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Is Hypoinflation Good Policy?

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  • Wayne Simpson
  • Norman E. Cameron
  • Derek Hum
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    Abstract

    One argument against a policy to achieve absolute price stability is that workers resist pay cuts. We examine several Canadian microdata sources and corroborate earlier evidence of pay-cut resistance, particularly recently as inflation has approached zero. We then use data on industrial sectors to estimate that pay-cut resistance reduced employment growth by from 0.6 to 1.5 percent per annum from 1993 to 1995. We also estimate a model of wage settlements, treating pay freezes and pay cuts as censored data, which implies that pay-cut resistance may have increased the annual unemployment rate by as much as 2 percent during the same period. In view of these results, the case for very low inflation targets should be reexamined.

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    Bibliographic Info

    Article provided by University of Toronto Press in its journal Canadian Public Policy.

    Volume (Year): 24 (1998)
    Issue (Month): 3 (September)
    Pages: 291-308

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    Handle: RePEc:cpp:issued:v:24:y:1998:i:3:p:291-308

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    References

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    1. Kahn, Shulamit, 1997. "Evidence of Nominal Wage Stickiness from Microdata," American Economic Review, American Economic Association, vol. 87(5), pages 993-1008, December.
    2. James Tobin, 1956. "Estimation of Relationships for Limited Dependent Variables," Cowles Foundation Discussion Papers 3R, Cowles Foundation for Research in Economics, Yale University.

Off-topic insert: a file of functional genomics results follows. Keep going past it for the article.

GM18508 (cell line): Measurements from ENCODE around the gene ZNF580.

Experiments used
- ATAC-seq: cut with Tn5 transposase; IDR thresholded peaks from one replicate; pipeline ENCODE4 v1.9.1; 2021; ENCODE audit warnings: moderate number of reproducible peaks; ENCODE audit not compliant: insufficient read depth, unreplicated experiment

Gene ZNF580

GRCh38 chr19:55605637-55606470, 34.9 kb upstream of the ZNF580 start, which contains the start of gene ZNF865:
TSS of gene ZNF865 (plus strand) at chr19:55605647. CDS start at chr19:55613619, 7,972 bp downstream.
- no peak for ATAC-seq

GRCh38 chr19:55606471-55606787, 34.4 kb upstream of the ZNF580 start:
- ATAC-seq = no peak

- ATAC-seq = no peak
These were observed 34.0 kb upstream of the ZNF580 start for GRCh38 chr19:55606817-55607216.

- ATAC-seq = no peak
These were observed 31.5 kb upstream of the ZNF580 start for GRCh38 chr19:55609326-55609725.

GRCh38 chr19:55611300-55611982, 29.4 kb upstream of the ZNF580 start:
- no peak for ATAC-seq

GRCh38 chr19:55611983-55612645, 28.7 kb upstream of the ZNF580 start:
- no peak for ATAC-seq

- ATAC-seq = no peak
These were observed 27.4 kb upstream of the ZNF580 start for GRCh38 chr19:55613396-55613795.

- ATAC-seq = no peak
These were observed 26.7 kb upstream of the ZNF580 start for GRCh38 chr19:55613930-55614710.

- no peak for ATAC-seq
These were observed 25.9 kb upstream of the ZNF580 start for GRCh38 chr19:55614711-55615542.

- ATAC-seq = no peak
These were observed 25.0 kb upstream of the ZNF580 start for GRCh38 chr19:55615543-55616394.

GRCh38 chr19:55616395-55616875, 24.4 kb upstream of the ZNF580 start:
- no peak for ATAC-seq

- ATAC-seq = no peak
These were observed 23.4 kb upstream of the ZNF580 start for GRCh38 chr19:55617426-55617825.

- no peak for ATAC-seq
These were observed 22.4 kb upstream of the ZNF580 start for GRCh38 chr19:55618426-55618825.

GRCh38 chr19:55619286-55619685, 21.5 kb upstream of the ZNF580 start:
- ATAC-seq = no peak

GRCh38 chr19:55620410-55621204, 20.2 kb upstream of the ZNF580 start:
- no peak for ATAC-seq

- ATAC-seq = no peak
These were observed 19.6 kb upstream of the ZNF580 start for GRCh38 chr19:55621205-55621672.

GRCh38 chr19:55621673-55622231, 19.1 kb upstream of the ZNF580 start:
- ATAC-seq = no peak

3. Erica L. Groshen & Mark E. Schweitzer, 1996. "The effects of inflation on wage adjustments in firm-level data: grease or sand?," Staff Reports 9, Federal Reserve Bank of New York.
    4. Bound, John & Krueger, Alan B, 1991. "The Extent of Measurement Error in Longitudinal Earnings Data: Do Two Wrongs Make a Right?," Journal of Labor Economics, University of Chicago Press, vol. 9(1), pages 1-24, January.
    5. George A. Akerlof & William R. Dickens & George L. Perry, 1996. "The Macroeconomics of Low Inflation," Brookings Papers on Economic Activity, Economic Studies Program, The Brookings Institution, vol. 27(1), pages 1-76.
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    Cited by:
    1. Louis N. Christofides & Thanasis Stengos, 2003. "Wage rigidity in Canadian collective bargaining agreements," Industrial and Labor Relations Review, ILR Review, Cornell University, ILR School, vol. 56(3), pages 429-448, April.
    2. Allan Crawford & Seamus Hogan, 1999. "Downward wage rigidity," Bank of Canada Review, Bank of Canada, vol. 1998(Winter), pages 29-48.
    3. Jean Louis, Rosmy & Balli, Faruk, 2013. "Low-inflation-targeting monetary policy and differential unemployment rate: Is monetary policy to be blamed for the financial crisis? — Evidence from major OECD countries," Economic Modelling, Elsevier, vol. 30(C), pages 546-564.
    4. Louis Christofides & Thanasis Stengos, 2001. "Nominal Wage Rigidity: Non-Parametric Tests Based on Union Data for Canada," CESifo Working Paper Series 535, CESifo Group Munich.
    5. Roderick Hill, 2000. "Real Income, Unemployment and Subjective Well-Being: Revisiting the Costs and Benefits of Inflation Reduction in Canada," Canadian Public Policy, University of Toronto Press, vol. 26(4), pages 399-414, December.
    6. Louis N. Christofides & Man Tuen Leung, 2002. "Nominal Wage Rigidity in Contract Data: A Parametric Approach," University of Cyprus Working Papers in Economics 0210, University of Cyprus Department of Economics.

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